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Saturday 2 December 2023 Dublin: 2°C
Trocaire Human rights defender Berta Cáceres was shot dead by hired hitmen in March 2016, two days before her 45th birthday, after years of threats linked to her opposition of the 22-megawatt Agua Zarca dam on the Gualcarque River in Honduras. Her daughter Bertha Zuniga Cáceres (28) stands beside a mural of her mother.

Opinion The EU's climate weakness this week will be welcomed by the biggest polluters

Trócaire’s Caoimhe de Barra says the EU watering down of legislation on big polluters this week was a huge disappointment.

THIS WEEK THE EU missed a vital opportunity to agree strict new rules aimed at ending appalling human rights and environmental abuses connected to corporate activities around the world.

It was disheartening to see member states water down the text of the draft EU Corporate Sustainability Due Diligence Directive, a law that has the potential to end appalling human rights and environmental abuses caused by big business such as child labour, land grabs, deforestation and oil spills.

If EU member states had acted to address the profound weaknesses in the draft law, it could have been the game changer to prevent corporations from exploiting people and damaging the environment. It could have cleaned up corporate value chains and allowed victims of harm to take companies to court in Europe.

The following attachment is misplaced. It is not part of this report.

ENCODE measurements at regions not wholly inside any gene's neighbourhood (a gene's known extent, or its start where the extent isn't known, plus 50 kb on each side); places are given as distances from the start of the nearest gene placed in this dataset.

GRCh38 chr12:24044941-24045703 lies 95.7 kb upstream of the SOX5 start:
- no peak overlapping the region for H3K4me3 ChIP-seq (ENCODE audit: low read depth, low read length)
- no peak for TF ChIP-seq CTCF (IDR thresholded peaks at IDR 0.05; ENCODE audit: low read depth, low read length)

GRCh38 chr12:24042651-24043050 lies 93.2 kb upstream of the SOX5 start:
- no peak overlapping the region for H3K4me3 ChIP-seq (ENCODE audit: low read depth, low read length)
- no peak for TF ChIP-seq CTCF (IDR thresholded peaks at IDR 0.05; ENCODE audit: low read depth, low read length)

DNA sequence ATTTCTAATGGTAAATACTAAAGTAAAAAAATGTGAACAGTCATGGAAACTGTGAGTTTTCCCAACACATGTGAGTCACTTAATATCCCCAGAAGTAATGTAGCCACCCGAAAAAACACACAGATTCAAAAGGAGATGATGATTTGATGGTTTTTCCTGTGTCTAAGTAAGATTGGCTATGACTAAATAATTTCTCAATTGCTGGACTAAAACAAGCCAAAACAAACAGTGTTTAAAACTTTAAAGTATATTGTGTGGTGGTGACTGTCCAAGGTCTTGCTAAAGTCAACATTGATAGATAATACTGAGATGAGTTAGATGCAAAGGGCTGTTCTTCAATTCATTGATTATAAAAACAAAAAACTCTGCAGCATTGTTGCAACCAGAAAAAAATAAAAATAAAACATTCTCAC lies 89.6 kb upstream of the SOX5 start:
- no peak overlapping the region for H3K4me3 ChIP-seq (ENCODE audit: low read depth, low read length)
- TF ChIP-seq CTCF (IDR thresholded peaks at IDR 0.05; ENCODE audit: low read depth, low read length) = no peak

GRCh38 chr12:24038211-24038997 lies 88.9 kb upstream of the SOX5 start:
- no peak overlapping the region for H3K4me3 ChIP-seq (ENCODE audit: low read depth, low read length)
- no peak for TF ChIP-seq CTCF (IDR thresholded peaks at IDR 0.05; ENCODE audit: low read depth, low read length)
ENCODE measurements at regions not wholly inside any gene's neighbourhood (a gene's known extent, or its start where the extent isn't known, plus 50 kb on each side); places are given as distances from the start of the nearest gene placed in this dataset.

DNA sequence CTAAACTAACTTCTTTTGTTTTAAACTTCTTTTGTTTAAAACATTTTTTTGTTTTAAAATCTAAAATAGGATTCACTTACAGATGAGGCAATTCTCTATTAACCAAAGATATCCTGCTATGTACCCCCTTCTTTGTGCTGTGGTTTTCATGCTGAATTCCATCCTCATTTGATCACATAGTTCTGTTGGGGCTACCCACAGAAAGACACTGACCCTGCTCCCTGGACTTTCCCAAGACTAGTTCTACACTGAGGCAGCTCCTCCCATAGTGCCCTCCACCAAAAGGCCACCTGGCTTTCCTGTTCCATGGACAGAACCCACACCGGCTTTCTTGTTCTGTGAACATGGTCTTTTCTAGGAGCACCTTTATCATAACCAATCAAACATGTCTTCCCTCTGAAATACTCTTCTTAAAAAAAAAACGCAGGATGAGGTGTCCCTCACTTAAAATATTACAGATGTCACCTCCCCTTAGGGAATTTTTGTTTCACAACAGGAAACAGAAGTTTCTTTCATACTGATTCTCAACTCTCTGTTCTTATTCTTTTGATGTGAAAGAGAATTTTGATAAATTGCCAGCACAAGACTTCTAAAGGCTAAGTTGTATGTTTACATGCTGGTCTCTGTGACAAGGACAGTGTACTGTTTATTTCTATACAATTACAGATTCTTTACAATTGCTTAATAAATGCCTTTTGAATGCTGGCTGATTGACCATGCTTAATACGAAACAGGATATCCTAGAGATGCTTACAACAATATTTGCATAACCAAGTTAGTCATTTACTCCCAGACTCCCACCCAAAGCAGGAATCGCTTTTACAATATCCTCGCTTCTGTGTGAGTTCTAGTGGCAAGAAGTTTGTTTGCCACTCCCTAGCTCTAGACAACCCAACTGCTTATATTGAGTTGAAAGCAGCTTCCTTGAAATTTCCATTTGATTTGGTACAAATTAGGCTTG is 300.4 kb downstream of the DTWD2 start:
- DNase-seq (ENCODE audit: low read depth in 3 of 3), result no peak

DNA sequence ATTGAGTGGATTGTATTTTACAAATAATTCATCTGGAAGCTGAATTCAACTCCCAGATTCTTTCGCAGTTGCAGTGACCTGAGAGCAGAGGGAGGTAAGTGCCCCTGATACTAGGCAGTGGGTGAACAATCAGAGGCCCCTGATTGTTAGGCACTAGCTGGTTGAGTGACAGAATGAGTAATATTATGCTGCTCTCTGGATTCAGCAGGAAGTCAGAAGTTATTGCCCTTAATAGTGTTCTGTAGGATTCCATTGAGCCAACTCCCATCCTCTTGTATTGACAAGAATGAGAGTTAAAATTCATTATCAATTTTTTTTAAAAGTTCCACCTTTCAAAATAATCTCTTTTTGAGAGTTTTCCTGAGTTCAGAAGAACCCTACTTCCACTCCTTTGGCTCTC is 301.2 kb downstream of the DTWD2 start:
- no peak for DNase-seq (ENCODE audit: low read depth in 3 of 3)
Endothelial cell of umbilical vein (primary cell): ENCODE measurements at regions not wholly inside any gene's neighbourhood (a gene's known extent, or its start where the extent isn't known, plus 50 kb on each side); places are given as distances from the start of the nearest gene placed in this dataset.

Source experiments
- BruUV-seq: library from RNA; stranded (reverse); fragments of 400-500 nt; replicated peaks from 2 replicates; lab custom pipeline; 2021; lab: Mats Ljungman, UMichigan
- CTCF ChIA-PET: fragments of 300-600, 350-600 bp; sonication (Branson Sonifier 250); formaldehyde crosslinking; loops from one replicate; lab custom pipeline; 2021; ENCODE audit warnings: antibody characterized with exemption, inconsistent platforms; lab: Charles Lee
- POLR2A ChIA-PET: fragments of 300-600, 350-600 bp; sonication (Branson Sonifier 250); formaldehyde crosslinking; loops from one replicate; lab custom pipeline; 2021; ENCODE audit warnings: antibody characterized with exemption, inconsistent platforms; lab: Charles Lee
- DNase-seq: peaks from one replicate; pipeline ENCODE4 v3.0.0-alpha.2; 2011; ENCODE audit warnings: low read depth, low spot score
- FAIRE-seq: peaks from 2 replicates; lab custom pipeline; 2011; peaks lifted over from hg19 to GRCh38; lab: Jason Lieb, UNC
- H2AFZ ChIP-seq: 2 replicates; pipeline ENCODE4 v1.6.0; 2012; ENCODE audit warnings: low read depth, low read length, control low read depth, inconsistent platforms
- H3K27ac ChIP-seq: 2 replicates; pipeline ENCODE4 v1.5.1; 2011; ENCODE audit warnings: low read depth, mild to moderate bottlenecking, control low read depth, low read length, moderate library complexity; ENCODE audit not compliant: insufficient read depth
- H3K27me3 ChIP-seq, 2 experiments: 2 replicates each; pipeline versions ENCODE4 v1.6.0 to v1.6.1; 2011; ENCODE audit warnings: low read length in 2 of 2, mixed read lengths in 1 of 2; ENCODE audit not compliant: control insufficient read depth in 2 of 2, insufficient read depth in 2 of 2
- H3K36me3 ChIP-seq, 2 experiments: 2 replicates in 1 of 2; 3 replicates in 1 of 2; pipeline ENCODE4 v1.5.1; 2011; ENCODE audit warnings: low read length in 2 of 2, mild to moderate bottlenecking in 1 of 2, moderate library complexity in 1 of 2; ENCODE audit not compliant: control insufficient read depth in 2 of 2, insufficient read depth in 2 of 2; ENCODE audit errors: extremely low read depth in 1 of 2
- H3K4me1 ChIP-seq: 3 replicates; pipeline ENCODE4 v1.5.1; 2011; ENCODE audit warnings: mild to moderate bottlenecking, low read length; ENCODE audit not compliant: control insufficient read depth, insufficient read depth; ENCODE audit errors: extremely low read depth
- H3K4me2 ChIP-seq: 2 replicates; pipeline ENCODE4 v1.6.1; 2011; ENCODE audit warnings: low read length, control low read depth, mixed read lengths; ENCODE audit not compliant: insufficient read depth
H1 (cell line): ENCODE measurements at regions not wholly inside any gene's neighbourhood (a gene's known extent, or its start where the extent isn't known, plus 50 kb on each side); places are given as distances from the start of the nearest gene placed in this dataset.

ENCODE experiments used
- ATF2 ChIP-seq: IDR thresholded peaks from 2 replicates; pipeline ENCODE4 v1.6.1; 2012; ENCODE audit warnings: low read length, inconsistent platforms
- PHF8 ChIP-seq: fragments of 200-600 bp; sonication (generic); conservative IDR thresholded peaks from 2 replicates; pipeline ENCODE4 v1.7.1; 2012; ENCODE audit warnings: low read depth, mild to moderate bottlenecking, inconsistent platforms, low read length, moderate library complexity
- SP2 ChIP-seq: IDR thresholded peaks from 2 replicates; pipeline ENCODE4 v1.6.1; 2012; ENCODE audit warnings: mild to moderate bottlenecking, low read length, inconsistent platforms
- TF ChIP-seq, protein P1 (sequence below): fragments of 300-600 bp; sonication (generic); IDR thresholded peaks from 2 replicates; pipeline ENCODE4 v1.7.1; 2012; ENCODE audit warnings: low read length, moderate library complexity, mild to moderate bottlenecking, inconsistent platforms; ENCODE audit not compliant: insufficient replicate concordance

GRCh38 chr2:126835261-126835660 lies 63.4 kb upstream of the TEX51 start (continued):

‘Watered down’

However, an already flawed draft law was weakened even further in a last-minute push, initiated by France, which watered down the text to shield companies producing pesticides, weapons or surveillance technology from scrutiny for the harms their products and services create.

In addition, the draft law leaves the inclusion of the financial sector in the legislation at the discretion of each member state, something which will lead to market fragmentation and a ‘race to the bottom’.

To its credit, Ireland, represented at the meeting by Minister of State Dara Calleary, voted against the French move. But the weakened text is now adopted and will become the EU Council’s position during the forthcoming negotiations with the Commission and the EU Parliament. As it stands the directive will leave victims of corporate harm exposed and struggling to seek justice.

Minister Dara Calleary should be commended for standing against the efforts by other EU member states to water down this proposal. He argued for a broader range of business activity to be covered, as well as a greater focus on gender, but he was unfortunately voted down. This is incredibly disappointing for the communities Trócaire works with who are on the frontlines of corporate exploitation.

Big business

Businesses themselves were in favour of strong legislation. In February, over 100 high profile companies, investors, business associations and initiatives, including IKEA, Primark, Danone and Patagonia, called for an ambitious due diligence directive from the EU. This legislation could ensure legal clarity and a level playing field for business, with sensible obligations on companies proportionate to their size and sector.